Western quoll

Important to the Australian aboriginal people as the symbol of their mythology and for ceremonial purposes

Nezumi Dumousseau

Western quolls have a rufous-brown coat with 40 to 70 white spots on their back and creamy white on the underside. The face is often a lighter shade than the body, and the ears have a white rim. They also have pointed ears and large eyes adapted for a nocturnal lifestyle. A black brush runs halfway up the tail to the end of the tail.

They once occupied around 70% of Australia’s continent, but now they are restricted to the southwestern corner of Western Australia. This might be due to land clearing, forest fires, and the introduction of feral cats and foxes that prey on them.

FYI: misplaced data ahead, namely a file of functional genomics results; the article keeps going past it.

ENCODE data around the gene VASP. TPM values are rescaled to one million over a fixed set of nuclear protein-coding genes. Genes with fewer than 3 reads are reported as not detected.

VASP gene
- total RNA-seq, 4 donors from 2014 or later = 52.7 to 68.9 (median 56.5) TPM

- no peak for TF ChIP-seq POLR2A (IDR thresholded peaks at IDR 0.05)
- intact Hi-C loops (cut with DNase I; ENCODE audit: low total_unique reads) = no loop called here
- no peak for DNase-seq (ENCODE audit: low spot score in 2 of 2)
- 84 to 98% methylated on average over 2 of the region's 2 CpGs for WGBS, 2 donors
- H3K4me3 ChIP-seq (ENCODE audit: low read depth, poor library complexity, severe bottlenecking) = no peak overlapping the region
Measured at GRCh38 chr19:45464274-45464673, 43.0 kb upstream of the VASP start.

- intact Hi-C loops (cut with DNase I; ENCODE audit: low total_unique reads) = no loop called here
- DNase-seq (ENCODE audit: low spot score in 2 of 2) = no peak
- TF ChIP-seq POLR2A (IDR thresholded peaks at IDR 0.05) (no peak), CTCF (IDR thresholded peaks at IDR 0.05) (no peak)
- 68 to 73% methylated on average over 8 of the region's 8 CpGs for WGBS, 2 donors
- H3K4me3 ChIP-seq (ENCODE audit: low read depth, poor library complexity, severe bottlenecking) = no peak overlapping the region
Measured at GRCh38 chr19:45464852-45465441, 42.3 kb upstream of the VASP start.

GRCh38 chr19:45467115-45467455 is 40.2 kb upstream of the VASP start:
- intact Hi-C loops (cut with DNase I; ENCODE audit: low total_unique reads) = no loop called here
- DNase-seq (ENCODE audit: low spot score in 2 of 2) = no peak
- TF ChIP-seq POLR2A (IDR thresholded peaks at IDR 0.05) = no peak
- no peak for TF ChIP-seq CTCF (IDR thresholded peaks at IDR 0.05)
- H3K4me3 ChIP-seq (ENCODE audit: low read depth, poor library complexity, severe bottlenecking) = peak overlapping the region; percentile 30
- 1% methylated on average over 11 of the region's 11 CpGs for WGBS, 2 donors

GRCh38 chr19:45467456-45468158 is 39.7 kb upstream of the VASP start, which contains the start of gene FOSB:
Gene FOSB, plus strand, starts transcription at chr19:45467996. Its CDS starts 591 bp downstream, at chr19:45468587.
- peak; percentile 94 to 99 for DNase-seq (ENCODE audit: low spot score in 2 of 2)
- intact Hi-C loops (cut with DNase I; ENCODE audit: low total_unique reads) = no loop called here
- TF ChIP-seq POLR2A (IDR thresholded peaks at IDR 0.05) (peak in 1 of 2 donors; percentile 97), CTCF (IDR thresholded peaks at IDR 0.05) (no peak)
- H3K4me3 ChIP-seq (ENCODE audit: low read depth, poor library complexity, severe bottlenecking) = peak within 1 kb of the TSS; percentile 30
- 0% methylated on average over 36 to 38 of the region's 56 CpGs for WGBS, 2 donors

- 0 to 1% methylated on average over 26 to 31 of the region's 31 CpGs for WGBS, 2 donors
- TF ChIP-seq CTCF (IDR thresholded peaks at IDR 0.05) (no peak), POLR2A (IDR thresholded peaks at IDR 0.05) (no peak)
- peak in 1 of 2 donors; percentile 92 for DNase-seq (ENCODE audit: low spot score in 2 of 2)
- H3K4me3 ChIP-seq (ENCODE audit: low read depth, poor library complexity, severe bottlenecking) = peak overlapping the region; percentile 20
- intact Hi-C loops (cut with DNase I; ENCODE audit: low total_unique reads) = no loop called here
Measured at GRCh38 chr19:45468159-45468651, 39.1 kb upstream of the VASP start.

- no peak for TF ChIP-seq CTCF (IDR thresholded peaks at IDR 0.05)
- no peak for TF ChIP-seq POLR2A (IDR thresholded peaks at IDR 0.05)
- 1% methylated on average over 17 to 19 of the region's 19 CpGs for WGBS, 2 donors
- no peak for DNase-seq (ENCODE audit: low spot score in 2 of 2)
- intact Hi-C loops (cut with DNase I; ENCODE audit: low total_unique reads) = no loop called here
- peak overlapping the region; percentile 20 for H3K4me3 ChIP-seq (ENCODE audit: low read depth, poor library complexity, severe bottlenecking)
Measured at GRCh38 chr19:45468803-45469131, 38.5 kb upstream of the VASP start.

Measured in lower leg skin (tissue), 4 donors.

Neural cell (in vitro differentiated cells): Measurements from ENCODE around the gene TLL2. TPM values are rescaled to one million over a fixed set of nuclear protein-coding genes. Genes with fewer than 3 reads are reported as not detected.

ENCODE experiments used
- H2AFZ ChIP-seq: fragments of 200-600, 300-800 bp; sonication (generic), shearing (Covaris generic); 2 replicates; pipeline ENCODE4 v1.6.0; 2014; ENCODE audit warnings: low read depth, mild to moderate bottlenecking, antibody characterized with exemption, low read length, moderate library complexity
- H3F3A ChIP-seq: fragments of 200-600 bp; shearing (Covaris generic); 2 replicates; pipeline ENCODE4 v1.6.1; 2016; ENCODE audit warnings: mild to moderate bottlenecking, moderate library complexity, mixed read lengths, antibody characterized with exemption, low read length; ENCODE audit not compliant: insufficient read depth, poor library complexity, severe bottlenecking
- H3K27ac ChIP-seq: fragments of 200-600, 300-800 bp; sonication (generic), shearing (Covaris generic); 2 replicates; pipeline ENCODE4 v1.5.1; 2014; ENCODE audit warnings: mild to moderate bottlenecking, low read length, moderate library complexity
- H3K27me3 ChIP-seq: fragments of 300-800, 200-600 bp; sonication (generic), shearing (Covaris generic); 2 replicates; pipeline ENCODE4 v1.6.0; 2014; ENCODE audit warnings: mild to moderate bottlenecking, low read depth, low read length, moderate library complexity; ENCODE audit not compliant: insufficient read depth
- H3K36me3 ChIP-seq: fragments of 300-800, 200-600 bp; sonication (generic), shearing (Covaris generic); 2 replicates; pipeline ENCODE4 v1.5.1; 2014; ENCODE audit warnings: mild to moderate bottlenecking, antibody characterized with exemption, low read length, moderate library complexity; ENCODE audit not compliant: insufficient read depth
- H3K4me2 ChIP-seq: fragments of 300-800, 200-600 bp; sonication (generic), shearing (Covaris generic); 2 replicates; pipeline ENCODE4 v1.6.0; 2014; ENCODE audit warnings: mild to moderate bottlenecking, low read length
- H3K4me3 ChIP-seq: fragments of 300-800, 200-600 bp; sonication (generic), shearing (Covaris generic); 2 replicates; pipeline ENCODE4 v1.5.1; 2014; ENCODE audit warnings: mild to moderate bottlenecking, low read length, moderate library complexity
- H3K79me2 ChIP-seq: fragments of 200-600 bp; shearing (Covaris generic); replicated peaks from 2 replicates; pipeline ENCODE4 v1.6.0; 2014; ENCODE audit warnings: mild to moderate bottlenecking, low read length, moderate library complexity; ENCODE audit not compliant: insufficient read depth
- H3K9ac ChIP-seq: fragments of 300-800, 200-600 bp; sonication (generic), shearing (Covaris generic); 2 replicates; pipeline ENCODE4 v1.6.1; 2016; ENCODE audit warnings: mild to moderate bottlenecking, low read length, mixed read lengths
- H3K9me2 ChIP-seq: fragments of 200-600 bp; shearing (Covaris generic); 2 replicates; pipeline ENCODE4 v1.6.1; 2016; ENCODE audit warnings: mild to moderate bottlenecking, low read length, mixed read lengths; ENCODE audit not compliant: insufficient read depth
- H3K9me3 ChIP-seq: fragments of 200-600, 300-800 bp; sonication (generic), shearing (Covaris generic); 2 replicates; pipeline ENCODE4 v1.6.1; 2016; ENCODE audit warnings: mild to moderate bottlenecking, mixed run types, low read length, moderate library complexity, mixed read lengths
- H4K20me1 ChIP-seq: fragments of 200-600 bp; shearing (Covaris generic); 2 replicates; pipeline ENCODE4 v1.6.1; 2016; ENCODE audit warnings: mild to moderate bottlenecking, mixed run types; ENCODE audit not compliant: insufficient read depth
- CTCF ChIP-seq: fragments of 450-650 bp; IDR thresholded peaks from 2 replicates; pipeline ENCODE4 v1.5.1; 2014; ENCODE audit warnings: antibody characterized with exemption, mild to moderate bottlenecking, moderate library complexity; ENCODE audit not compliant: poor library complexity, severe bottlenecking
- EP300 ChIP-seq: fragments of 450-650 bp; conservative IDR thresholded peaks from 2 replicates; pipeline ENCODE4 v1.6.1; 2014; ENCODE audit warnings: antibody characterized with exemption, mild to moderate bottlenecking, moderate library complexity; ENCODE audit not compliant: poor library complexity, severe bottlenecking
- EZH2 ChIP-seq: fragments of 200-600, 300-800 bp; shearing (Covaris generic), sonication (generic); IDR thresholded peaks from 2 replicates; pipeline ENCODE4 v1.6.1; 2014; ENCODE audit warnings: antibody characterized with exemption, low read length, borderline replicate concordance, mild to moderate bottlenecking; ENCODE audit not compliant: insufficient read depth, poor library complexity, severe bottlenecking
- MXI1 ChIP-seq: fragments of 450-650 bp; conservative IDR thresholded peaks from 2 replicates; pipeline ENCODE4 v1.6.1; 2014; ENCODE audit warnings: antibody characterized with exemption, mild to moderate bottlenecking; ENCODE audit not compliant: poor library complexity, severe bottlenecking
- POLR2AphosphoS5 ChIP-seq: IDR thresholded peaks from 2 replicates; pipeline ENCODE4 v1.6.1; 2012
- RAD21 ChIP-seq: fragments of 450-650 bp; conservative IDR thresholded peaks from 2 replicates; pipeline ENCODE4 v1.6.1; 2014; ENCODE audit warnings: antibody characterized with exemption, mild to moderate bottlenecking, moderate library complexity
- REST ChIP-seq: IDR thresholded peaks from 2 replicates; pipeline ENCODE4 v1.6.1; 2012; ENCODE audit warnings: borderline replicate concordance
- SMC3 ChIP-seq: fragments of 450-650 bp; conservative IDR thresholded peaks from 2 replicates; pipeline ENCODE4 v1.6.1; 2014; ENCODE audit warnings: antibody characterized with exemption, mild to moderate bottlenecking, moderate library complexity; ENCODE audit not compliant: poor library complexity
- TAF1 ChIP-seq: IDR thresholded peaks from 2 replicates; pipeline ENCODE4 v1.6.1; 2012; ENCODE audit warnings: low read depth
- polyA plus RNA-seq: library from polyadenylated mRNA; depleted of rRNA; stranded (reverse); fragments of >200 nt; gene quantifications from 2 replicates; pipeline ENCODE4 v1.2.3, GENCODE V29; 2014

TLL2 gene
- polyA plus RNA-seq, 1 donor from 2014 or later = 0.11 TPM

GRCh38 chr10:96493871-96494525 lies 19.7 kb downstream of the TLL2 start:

Population est.
Official estimate
Western Australia

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Terrestrial / Aquatic

Altricial / Precocial

Polygamous / Monogamous

Dimorphic (size) / Monomorphic

Active: Diurnal / Nocturnal

Social behavior: Solitary / Pack / Herd

Diet: Carnivore / Herbivore / Omnivore / Piscivorous / Insectivore

Migratory: Yes / No

Domesticated: Yes / No

Dangerous: Yes / No